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One of the most coveted characteristic traits an engineer can possess is also one of the most elusive.
What is human engineering? It’s an attempt to reinvigorate an overlooked characteristic trait. The most common definition is your ability to lead, communicate, and negotiate. Some call it “soft skills,” or maybe “non-technical skills.” And I hate it. Not the traits themselves, but the terms we use to refer to those traits. They are mentioned so often that they lose their meaning.
How many times do you hear the term “soft skills” and immediately disregard it? The message fails to land. That’s why I prefer the more encompassing term “human engineering” instead.
As an engineer myself, it’s easier to get caught up in typical engineering duties – applying math and science through design to create things. Human engineering, on the other hand, is separate, but related to engineering, and specifically deals with the people part of the equation. Let’s look at two famous examples:
- Andrew Carnegie, the Steel King. A true rags-to-riches story, he started off making $1.20 per week in the late 1800s, moved to the railroad industry and made his fortune by ultimately selling his steel company to JP Morgan for $500 million dollars. This is what he wanted on his tombstone: “Here lies a man who was able to surround himself with men far cleverer than himself.” Was he a smart man? Yes. Technically proficient? Absolutely. But what set him apart? His ability to lead, communicate, and leverage people.
- Jeff Bezos, CEO of Amazon. He graduated from Princeton with a degree in computer science and electrical engineering. When asked about the success of Amazon, Bezos said, “If there’s one reason we have done better than our peers in the internet space over the last six years, it is because we have focused like a laser on customer experience, and that really does matter, I think, in any business.” They focus not only on technology, but people.
But why should engineering students, faculty, and professionals care about human engineering?
- Financial motives. What surprises most people is that a whopping 85 percent of your financial success is attributed to skills in human engineering, according to the Carnegie Institute of Technology. Only 15 percent is tied to technical skills.
A lot of aspiring engineers have it backwards and don’t realize it. We spent 80 to 90 percent of our time focused on the “technical” aspects of engineering.
- Think of college. How many credits or classes did you attend that discussed technical versus non-technical material? Most colleges spend about 90 percent of the curriculum on statics, dynamics, circuits, mechanics of materials, and other engineering essentials. Maybe 10 percent of the curriculum is on senior design, working in a team, and extracurricular activities. The problem? We are so overwhelmed by the technical that we don’t have time for the non-technical!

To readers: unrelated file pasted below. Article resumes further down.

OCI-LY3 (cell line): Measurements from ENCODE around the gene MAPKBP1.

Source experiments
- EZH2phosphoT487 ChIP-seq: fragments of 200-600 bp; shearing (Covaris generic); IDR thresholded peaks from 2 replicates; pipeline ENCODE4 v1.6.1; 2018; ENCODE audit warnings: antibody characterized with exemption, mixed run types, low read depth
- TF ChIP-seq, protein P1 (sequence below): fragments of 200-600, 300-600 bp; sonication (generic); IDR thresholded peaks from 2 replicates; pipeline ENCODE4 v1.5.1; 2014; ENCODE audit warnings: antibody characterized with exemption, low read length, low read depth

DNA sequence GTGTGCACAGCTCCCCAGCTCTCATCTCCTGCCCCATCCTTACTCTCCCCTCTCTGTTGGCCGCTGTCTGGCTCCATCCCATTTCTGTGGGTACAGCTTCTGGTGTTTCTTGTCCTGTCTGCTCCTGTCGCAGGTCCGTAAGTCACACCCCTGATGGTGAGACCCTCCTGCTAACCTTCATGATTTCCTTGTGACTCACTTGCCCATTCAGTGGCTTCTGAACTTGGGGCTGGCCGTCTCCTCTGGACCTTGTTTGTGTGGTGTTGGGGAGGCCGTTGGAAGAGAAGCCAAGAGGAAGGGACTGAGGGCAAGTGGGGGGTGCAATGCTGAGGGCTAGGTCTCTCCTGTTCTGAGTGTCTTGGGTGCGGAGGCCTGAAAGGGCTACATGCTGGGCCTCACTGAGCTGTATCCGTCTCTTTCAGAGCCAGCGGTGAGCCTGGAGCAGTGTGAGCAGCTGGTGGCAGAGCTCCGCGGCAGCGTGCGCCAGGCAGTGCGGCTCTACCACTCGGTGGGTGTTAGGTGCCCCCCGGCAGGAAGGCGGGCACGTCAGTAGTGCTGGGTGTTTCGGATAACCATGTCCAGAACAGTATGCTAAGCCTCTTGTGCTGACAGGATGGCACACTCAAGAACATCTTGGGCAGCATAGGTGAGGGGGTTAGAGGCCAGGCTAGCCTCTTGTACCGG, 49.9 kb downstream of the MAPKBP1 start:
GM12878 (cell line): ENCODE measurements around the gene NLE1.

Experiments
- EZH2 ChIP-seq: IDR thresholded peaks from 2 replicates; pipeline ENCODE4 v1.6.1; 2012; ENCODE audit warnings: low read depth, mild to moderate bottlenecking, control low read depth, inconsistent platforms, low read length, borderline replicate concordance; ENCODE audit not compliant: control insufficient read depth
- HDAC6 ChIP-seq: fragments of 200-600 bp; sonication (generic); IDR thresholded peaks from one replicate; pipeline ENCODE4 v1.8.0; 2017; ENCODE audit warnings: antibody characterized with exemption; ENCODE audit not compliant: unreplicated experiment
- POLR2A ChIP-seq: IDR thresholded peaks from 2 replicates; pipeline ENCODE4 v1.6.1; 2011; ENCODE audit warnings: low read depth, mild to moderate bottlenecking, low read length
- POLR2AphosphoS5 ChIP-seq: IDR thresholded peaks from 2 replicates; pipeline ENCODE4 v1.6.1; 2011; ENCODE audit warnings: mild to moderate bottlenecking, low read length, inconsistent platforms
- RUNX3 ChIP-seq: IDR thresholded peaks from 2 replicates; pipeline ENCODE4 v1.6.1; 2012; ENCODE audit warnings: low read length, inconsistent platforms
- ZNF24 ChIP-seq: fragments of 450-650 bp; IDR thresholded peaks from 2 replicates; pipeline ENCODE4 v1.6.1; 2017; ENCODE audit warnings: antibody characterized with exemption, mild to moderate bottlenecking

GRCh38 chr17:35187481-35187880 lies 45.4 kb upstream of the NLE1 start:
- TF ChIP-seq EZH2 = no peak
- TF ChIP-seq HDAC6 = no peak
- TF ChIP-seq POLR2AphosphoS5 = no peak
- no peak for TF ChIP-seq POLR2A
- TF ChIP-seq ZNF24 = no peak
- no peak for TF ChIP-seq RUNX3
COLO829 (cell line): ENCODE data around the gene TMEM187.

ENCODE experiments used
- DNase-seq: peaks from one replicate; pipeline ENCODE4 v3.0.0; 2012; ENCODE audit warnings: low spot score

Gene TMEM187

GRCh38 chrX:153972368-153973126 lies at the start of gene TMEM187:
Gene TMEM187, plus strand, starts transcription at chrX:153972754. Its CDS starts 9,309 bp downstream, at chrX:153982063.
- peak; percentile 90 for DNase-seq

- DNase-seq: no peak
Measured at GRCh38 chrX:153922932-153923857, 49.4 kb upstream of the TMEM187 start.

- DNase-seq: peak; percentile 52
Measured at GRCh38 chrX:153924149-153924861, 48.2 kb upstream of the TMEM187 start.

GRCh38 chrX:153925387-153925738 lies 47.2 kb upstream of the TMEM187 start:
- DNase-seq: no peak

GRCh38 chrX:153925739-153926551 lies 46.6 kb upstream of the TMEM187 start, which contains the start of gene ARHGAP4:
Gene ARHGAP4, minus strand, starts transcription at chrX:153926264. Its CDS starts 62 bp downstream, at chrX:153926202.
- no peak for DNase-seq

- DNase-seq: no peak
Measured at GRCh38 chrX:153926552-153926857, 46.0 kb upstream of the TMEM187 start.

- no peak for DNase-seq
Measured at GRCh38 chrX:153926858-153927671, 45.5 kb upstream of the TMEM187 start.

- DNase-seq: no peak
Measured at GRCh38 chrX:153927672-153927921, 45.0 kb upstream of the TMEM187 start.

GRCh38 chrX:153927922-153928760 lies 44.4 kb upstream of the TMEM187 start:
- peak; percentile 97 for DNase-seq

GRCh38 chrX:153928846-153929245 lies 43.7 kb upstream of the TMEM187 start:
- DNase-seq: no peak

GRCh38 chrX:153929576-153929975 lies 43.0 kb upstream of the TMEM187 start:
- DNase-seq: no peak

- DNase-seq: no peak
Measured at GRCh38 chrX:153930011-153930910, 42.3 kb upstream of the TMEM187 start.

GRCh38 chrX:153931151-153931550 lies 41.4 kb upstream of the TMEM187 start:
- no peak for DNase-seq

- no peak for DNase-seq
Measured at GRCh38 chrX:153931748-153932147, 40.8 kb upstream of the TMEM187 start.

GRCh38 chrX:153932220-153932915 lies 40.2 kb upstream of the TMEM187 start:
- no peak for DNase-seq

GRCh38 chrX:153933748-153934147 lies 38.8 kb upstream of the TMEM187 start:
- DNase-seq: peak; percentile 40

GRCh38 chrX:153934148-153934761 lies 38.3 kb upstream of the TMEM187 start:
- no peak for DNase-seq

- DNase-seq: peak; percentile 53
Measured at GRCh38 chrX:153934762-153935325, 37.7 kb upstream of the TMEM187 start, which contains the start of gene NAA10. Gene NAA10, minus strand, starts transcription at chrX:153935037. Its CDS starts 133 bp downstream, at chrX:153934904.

- This is not meant to belittle a university education or the technical work done in our industry. To be successful, you absolutely need to learn the technical skills, work hard, and git’er done. That’s the price of admission. But we all kind of know the same things. So, what’s going to set you apart from your peers?
- False sense of confidence. By the time we graduate, we feel we have paid our dues and are ready to enter the workforce and be productive. This is in line with a survey from the Association of American Colleges and Universities, which found that 70 percent of college students say they possess the skills needed to succeed in the workplace. Employers, conversely, see things differently and think less than one-third of recent grads are ready. Seventy percent versus 33 percent, seems backwards, right? As employers are hiring engineers, they are looking less at GPA and more towards related experiences and human engineering qualities.
The big question is, how do we climb the hill of human engineering?
- Through learning. Learning through books, classes, webinars, podcasts, seminars, and workshops are the most common. The different material is often quite a refreshing change of pace for most engineers.
- Through doing. Start practicing early and often. Join an organization like toastmasters, present ideas to friends and family. Start doing!
Join a team. An example would be to join a program and work with others to build your human engineering intelligence.
- Join a community of other forward-thinking engineers to share common struggles and discuss with fellow travelers on the road of engineering.
- Can’t find a team? Ask me. Or create one yourself!
If you knew that 85 percent of your financial success would be attributed to human engineering, what would you do differently?
Adam Zach is a project engineer with AE2S in Grand Forks, North Dakota, and a lifetime learner. He can be reached at firstname.lastname@example.org.